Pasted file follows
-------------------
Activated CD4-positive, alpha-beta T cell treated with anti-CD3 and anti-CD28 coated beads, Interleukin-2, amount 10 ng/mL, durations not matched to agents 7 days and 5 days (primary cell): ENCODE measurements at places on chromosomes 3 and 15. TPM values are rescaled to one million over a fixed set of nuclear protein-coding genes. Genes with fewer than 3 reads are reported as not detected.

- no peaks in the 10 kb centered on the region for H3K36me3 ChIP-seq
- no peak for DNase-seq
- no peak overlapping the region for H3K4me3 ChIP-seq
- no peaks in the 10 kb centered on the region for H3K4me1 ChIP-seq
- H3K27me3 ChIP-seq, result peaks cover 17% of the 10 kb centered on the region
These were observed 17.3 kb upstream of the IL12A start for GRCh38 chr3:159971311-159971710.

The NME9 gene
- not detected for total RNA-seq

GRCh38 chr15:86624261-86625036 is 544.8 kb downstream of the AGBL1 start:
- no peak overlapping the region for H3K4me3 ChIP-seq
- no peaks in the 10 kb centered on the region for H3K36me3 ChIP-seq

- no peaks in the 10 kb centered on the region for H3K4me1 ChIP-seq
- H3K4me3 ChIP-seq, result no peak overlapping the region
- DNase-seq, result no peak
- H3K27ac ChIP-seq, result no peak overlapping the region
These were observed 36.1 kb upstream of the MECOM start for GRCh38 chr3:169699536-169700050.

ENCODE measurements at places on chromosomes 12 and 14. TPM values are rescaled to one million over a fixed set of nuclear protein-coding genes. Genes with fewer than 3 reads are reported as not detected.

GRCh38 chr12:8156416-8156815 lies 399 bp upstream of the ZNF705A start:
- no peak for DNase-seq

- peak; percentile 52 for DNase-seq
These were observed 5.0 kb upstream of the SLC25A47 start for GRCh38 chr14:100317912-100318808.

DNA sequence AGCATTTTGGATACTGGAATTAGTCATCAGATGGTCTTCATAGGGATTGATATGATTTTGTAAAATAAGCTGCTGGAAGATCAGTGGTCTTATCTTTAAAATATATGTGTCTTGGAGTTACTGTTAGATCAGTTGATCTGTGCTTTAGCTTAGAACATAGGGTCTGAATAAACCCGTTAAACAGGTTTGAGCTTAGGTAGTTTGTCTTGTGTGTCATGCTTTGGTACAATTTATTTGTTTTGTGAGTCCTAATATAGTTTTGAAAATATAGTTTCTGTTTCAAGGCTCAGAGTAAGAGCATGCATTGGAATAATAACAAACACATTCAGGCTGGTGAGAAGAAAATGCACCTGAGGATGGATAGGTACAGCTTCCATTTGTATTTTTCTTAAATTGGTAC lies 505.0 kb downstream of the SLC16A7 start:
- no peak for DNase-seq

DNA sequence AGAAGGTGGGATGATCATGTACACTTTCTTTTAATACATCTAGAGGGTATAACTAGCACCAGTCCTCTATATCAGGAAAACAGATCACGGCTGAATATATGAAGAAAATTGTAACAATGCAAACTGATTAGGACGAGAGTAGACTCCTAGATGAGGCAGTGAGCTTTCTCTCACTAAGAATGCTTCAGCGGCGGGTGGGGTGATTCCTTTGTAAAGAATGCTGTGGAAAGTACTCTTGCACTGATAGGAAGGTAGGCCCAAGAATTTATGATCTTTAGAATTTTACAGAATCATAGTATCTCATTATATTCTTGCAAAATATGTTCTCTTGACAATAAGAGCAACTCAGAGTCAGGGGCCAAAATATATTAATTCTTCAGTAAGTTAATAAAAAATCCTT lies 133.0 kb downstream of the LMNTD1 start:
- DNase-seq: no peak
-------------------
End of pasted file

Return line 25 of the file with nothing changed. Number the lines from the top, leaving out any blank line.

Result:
DNA sequence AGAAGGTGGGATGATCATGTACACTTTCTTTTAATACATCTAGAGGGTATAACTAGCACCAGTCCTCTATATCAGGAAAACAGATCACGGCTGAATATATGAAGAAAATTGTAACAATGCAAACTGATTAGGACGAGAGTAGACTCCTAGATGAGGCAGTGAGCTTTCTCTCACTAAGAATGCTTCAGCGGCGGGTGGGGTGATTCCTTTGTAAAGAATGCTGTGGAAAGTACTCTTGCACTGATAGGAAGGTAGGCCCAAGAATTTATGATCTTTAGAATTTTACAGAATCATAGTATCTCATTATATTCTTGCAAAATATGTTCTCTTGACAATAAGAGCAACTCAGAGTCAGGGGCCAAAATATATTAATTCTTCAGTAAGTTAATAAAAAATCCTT lies 133.0 kb downstream of the LMNTD1 start: